Third of Brits Concerned About Election Interference
A third of British adults are concerned about hackers interfering in future general elections or referendums, according to new research from SANS Institute.
The global IT training organization polled over 2000 individuals to better understand their concerns about the impact of cyber-related issues on society.
It found that 34% believe cyber-attackers could influence the democratic process in future.
A long-awaited parliamentary committee report issued earlier this year claimed that while it was difficult to say definitively if there was "successful" interference in the 2016 EU referendum, “there is, however, strong evidence that points to hostile state actors influencing democratic processes.”
Russia in particular came under scrutiny for the pro-leave propaganda circulated by its state-backed media outlets RT and Sputnik.
Election interference can also be more insidious: a senate report out in July argued that Russian hackers likely compromised voting infrastructure in all 50 states ahead of the 2016 Presidential election.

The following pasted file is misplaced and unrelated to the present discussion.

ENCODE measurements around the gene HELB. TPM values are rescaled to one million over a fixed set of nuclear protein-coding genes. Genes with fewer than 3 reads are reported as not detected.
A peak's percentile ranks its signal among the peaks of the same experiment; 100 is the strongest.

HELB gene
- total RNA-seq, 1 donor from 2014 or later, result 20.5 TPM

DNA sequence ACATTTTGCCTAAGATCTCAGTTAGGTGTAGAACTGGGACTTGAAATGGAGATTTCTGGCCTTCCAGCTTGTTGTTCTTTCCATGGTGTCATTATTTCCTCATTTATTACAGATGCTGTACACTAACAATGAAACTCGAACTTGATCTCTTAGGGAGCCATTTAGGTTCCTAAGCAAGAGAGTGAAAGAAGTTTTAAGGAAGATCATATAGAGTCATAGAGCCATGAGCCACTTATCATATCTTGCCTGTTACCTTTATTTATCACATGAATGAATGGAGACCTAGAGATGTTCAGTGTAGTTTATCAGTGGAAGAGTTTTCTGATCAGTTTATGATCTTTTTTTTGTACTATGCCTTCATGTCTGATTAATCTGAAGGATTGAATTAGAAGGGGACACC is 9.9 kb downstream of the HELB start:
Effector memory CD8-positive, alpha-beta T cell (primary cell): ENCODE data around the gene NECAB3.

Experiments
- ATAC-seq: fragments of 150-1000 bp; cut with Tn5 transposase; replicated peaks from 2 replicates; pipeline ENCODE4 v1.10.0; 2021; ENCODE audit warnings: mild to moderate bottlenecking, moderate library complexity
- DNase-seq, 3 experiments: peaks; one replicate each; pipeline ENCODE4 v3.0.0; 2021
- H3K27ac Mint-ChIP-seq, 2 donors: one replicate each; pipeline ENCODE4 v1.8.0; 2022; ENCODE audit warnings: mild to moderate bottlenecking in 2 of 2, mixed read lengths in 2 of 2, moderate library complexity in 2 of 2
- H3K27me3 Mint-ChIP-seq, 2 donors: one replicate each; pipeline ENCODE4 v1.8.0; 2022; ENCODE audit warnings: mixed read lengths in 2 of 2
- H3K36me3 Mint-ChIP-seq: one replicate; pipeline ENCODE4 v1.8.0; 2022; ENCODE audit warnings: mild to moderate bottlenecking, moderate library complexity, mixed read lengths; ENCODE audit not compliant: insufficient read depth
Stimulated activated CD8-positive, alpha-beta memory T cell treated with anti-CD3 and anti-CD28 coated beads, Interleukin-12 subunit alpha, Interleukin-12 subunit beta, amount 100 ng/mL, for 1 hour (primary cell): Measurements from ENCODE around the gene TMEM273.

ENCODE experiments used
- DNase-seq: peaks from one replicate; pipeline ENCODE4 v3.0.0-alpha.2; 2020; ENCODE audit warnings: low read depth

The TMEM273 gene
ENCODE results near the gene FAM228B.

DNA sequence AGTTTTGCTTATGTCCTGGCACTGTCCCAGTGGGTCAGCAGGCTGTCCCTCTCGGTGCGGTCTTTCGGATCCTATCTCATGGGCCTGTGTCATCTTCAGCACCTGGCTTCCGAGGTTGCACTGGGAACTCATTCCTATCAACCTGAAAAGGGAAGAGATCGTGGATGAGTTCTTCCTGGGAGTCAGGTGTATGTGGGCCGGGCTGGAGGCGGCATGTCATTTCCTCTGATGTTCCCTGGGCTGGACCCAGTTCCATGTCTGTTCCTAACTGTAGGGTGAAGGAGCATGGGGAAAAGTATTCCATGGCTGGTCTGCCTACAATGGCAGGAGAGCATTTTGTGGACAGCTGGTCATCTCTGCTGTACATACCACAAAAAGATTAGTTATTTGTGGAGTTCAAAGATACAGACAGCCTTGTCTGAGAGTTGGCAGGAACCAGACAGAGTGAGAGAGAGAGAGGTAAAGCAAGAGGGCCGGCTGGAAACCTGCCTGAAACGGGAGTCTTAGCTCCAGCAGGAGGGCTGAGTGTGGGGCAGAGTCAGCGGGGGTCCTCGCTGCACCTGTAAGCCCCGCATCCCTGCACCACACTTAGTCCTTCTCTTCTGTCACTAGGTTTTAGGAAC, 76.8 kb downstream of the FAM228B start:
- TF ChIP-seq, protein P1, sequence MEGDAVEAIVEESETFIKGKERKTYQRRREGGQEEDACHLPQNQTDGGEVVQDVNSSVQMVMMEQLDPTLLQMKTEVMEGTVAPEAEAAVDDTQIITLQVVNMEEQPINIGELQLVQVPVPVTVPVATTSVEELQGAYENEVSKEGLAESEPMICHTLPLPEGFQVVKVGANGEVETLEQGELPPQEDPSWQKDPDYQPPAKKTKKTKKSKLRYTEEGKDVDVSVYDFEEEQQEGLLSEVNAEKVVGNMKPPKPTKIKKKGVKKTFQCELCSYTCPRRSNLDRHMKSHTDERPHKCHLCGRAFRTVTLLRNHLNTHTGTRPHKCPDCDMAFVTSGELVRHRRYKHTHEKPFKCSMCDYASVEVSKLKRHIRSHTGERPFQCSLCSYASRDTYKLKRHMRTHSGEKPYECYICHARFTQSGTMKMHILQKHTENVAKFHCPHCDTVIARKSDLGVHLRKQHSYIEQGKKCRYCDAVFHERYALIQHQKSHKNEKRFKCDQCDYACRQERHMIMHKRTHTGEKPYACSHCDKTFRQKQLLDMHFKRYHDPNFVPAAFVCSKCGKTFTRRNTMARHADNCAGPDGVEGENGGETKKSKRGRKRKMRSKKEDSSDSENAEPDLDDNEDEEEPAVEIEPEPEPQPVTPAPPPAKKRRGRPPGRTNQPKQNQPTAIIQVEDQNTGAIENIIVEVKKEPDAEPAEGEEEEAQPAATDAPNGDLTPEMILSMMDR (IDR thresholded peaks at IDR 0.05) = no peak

Just a fifth of UK adults responding to the SANS Institute poll said they thought the UK is well prepared to defend itself against future cyber issues, and nearly half (45%) claimed there’s not enough security experts in the workforce to protect the country from attack.
However, less than one in 10 (6%) said they thought being a cybersecurity professional was an important job in society, highlighting the major PR challenge facing the industry in trying to get more people to consider a career in the sector.
Skills shortages currently stand at nearly three million globally, including 142,000 in EMEA, according to (ISC)².
SANS Institute CTO, James Lyne, argued that it is the role of government, industry and parents and teachers to emphasize the important role cybersecurity professionals play in defending democracy and economic growth.
“The findings of the poll demonstrate a lack of awareness of what cybersecurity practitioners do to protect our national interests, economy and personal finances,” he added. “The UK will only be prepared to cope with the evolving geopolitical cyber-frontier if we can educate and nurture greater numbers of cyber-defenders and instil a sense of urgency in that new generation of cybersecurity professionals.”
The research was conducted to promote the beginning of the latest annual Cyber Discovery program, which aims to educate and inspire 13-18-year-olds in the UK to be the cybersecurity stars of tomorrow.